A final report about the coastal barrier is not scheduled to be completed until 2021, after which the plan could be presented to Congress for funding. Texas leaders have urged Congress to waive the corps’ normal processes so the project could move along faster, however.
Rice University’s criticism of the coastal barrier system isn’t new.
The SSPEED Center has for years advocated for alternatives other than a storm surge barrier built directly on the coast.
Instead, the center has said barriers within the bay and measures such as building dredge spoil islands to disrupt storm surge waves would be more cost-effective than a massive barrier system.
The center also has produced models that show that a large enough storm could flood bay-area communities with bay water trapped by a storm-surge barrier.
In 2014, state leaders urged Rice University and Texas A&M University at Galveston, which has advocated for barriers along the coast, to sign a kind of peace accord, so the state could present a single plan to federal leaders for funding. Since that agreement, presentations made by Rice University included concepts for a barrier along the coast.
The corps did study barrier concepts different from the one it finally recommended, including erecting barriers in the middle of Galveston Bay and on the western side of the bay along state Highway 146 from Texas City to Baytown.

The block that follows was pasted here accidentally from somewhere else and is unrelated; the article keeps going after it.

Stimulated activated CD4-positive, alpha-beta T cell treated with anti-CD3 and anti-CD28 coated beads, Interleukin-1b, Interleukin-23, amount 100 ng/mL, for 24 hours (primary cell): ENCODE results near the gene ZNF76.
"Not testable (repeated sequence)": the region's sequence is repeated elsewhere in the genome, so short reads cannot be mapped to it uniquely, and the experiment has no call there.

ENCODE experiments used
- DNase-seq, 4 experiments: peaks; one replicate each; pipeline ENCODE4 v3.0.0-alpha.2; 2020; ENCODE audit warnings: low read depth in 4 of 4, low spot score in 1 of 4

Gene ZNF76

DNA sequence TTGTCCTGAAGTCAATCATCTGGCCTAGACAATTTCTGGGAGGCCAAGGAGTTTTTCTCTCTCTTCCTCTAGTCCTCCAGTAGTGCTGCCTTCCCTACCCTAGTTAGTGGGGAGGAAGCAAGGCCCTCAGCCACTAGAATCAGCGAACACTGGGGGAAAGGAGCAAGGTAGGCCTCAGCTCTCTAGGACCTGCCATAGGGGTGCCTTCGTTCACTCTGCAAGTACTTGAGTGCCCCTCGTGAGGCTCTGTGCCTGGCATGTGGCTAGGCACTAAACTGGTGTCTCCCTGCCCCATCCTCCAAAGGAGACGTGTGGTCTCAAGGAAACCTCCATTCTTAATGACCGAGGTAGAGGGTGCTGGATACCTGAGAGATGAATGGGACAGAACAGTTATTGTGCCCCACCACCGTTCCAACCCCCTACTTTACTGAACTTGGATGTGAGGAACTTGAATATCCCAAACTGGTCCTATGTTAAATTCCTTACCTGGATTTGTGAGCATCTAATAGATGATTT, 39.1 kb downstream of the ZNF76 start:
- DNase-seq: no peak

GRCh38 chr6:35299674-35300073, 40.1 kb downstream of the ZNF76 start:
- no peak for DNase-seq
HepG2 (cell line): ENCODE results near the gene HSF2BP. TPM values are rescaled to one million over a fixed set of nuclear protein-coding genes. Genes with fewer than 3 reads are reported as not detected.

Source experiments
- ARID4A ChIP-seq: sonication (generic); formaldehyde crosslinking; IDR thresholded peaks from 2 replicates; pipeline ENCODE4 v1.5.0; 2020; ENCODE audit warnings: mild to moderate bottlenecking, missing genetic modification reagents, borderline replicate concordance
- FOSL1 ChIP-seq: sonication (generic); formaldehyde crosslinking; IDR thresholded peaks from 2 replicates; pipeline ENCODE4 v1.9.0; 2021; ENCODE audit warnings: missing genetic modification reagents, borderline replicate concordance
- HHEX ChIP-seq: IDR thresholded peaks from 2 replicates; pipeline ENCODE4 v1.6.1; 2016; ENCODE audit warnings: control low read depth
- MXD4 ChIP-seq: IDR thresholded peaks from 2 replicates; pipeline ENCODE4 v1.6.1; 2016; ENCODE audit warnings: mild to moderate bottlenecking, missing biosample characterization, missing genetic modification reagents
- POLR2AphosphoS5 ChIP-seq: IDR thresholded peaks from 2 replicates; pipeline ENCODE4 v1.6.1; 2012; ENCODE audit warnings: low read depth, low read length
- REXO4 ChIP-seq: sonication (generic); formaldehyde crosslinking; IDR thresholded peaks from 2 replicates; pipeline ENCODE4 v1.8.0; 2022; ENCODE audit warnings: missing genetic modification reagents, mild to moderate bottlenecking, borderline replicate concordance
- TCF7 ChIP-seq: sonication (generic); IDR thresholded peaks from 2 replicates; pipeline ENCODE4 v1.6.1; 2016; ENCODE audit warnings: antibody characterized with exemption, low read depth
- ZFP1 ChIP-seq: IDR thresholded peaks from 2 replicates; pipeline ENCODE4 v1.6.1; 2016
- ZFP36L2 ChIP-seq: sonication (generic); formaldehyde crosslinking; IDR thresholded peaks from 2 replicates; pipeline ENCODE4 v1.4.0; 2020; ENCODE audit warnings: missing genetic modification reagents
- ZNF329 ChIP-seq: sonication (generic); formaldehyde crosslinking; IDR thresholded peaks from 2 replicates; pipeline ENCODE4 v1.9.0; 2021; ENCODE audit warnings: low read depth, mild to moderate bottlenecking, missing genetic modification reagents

The corps discarded its mid-bay barrier proposal because of concerns about how it would affect maritime traffic in Galveston Bay, about how costly it would be to maintain water circulation in the bay and about building on top of oyster reefs in the bay.
For the state Highway 146 model, the corps’ reasoning for rejecting it was simpler: a barrier along the highway would cause $175 million in economic damage annually for homes and business on the east side of the highway left outside the wall.
CALLS FOR MOVING ON
The public reaction to Rice University’s criticism of the barrier, and claims that it would not protect Houston, haven’t spurred much criticism or agreement from elected officials.
State Sen. Larry Taylor, a Friendswood Republican who chairs the Joint Interim Committee to Study a Coastal Barrier System, said healthy debates and disagreements are critical when discussing projects as large as the barrier.
“We are fortunate to have accomplished engineers and scientists modeling various storm settings,” Taylor said. “Every storm is different, so it’s impossible to study every scenario, but the overall goal is broad risk reduction and I think the USACE’s tentatively selected plan accomplishes that. However, we should be open to suggestions that could complement USACE’s plan and find solutions that mitigate risk with a lower cost and footprint.”
Harris County Judge Ed Emmett’s office declined to comment specifically on whether the corps’ plan was best for Houston. Through a spokesman, he called on higher authorities to propose a real plan that would create and fund a barrier.
“The time for talk has passed and it’s time for someone in the congressional delegation to draft the legislation needed to get the federal money to make it happen,” Emmett said.